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Power talks: how settler language is infiltrating Israel

Matan Sandler
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Published: 14 October 2022

Last updated: 5 March 2024

Words and phrases that normalise and depoliticise settlements in the West Bank have become mainstream in public discourse.

As I was scrolling through my social media feed, I came across an article published by the online branch of Israel’s’ most popular news company, Channel Two News. The article was in the environmental section, yet it was more revealing about the Jewish-Israeli attitude to the Israeli-Palestinian conflict than many news reports dealing directly with the topic.

The article was about rare caves found near the settlement of Ofra in the West Bank, and the fight by several organisations to preserve the caves and not build apartments over them.

Why was the article so revealing? It was its choice of words.

As a child of the ‘90s, I am used to the media calling the settlements by the more biblical Hebrew word, hitnachlut. This term stems from the biblical word Nachala, which means ancestral estate, making the politics of its inhabitants and its legal status abundantly clear to the reader.

I am used to the media calling the settlements by the biblical word, 'hitnachlut', which refers to ancestral estate, making the politics of its inhabitants and its legal status abundantly clear.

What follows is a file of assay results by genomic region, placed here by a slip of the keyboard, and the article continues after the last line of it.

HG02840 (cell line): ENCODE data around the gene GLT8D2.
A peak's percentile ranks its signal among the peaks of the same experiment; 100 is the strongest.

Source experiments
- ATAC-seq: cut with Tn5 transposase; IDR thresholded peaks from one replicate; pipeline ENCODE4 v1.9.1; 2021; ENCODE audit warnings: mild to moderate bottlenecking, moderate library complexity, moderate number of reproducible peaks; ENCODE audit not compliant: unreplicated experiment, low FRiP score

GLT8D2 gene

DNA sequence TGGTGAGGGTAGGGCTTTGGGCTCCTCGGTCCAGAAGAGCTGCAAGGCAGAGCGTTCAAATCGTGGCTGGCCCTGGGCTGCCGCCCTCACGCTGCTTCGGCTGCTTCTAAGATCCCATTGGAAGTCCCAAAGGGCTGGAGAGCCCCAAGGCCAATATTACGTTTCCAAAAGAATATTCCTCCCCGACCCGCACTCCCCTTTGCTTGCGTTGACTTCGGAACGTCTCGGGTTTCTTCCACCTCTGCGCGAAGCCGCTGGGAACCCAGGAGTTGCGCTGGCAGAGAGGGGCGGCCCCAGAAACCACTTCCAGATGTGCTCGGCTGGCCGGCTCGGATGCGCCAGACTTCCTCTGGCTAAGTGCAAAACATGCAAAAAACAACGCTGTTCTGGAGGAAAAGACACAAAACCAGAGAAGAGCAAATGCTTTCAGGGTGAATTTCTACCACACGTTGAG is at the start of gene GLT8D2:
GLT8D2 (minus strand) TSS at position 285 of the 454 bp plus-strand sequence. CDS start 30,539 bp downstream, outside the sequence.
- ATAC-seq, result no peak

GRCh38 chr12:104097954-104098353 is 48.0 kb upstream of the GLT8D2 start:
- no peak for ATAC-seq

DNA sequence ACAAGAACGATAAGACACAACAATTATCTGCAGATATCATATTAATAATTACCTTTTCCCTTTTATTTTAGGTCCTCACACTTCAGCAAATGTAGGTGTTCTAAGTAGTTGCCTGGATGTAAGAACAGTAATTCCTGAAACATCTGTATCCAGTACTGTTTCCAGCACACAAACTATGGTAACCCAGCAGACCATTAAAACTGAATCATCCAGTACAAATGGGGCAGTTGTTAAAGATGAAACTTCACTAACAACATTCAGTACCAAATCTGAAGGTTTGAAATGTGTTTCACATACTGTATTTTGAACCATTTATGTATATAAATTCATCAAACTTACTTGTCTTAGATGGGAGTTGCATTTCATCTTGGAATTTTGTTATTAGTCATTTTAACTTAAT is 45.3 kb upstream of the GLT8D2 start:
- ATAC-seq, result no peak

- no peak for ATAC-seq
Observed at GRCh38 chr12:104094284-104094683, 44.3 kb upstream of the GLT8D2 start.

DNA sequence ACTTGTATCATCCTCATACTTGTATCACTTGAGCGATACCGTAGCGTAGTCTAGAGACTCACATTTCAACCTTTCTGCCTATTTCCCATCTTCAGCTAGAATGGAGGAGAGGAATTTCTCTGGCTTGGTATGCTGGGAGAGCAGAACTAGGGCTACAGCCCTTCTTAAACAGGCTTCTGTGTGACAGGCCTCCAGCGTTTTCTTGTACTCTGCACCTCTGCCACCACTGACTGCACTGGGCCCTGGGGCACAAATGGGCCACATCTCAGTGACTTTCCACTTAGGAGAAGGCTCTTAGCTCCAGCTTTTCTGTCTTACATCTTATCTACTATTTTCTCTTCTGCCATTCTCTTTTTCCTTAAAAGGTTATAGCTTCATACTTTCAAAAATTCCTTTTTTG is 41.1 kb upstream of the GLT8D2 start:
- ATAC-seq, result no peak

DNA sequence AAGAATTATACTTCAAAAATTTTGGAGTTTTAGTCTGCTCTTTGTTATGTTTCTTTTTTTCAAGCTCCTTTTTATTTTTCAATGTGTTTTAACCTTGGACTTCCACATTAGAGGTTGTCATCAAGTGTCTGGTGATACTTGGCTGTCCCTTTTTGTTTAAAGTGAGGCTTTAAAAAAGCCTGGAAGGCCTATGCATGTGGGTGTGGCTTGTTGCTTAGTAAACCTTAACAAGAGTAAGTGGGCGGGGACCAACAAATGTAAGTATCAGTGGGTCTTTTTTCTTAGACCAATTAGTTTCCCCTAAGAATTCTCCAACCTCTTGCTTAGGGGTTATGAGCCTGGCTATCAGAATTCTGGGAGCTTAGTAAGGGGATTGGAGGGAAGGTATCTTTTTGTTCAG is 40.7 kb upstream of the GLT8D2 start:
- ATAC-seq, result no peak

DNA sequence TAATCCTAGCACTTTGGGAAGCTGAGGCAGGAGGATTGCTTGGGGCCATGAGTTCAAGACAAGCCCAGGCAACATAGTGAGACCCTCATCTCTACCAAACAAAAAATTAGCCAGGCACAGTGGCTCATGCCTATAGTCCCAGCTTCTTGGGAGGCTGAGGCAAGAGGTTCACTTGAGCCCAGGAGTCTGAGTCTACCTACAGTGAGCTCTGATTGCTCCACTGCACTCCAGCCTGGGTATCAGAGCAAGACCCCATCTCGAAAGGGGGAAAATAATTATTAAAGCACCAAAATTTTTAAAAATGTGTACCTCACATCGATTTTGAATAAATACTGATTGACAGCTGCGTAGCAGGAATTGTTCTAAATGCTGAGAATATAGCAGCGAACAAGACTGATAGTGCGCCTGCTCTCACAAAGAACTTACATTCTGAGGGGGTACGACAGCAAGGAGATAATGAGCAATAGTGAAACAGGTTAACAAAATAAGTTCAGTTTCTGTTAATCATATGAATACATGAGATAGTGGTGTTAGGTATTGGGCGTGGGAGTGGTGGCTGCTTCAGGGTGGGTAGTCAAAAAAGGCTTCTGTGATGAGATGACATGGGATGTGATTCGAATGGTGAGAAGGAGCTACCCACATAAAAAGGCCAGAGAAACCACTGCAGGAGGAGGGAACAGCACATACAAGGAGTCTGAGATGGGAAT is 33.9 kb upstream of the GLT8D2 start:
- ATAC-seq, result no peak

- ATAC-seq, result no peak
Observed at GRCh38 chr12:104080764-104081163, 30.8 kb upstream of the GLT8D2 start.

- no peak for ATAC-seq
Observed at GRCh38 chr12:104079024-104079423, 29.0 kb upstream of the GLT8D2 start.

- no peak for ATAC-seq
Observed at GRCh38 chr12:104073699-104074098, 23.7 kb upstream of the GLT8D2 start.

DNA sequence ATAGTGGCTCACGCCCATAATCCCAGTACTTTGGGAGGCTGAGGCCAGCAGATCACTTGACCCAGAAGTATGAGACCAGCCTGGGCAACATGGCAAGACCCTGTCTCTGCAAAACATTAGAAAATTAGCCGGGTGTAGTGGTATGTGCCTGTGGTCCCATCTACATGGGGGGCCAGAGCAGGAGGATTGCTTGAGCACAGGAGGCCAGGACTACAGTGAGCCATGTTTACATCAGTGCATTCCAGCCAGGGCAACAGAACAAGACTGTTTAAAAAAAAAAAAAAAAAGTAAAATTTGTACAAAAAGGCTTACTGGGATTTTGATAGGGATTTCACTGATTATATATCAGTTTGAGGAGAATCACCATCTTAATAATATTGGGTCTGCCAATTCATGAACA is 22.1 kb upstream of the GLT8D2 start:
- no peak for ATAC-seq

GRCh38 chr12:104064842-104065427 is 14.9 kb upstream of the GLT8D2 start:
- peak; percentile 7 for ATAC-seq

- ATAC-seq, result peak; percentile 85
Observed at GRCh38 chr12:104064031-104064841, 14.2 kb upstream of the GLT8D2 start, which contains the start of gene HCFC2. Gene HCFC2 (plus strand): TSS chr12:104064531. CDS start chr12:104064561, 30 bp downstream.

However, in this article, reporter Uri Izac, a respected member of a large news organisation, repeatedly described Ofra as a yeshuv. Although both terms translate the same to English, for the Hebrew speaker the distinction is clear. Yeshuv derives from the word lashevet, which means “to sit”. It is a neutral word, merely noting the fact that this is a place of residence. It also harkens back to the original Yishuv, the name given to the Jewish presence in British-controlled Palestine, which is considered legitimate across most of the political spectrum.

I thought this usage was strange and after some investigation I saw that it was not an isolated editorial decision but part of a larger trend in Israeli media - the use of language to normalise and depoliticise Israeli settlements in the West Bank.

In the past two years, each time Ofra was mentioned in the media, it was either described as a yeshuv or not described at all, noting it by name only. To younger readers who lacks the historical and political context, this normalises Ofra - an illegal settlement built on private Palestinian land - and leaves them ignorant about the reality of the occupied territories.

Another example is the term hityashvut tzeira (young settlement). It’s used by the settler movement to describe an outpost, a piece of Palestinian land invaded overnight against the orders of the local military. The term implies those outposts are simply new to the landscape, as if they appeared out of nowhere.